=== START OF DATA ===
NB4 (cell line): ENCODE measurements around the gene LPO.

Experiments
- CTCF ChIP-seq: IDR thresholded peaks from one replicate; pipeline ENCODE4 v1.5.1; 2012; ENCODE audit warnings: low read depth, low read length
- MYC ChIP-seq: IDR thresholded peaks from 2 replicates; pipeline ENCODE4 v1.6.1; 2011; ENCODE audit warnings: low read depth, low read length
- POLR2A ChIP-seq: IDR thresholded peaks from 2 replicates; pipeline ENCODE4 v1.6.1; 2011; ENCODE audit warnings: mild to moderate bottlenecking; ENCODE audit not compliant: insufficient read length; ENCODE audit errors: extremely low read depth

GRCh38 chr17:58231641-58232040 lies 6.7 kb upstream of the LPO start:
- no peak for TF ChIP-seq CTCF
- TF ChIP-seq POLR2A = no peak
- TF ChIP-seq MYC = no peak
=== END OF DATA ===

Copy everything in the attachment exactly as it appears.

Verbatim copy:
NB4 (cell line): ENCODE measurements around the gene LPO.

Experiments
- CTCF ChIP-seq: IDR thresholded peaks from one replicate; pipeline ENCODE4 v1.5.1; 2012; ENCODE audit warnings: low read depth, low read length
- MYC ChIP-seq: IDR thresholded peaks from 2 replicates; pipeline ENCODE4 v1.6.1; 2011; ENCODE audit warnings: low read depth, low read length
- POLR2A ChIP-seq: IDR thresholded peaks from 2 replicates; pipeline ENCODE4 v1.6.1; 2011; ENCODE audit warnings: mild to moderate bottlenecking; ENCODE audit not compliant: insufficient read length; ENCODE audit errors: extremely low read depth

GRCh38 chr17:58231641-58232040 lies 6.7 kb upstream of the LPO start:
- no peak for TF ChIP-seq CTCF
- TF ChIP-seq POLR2A = no peak
- TF ChIP-seq MYC = no peak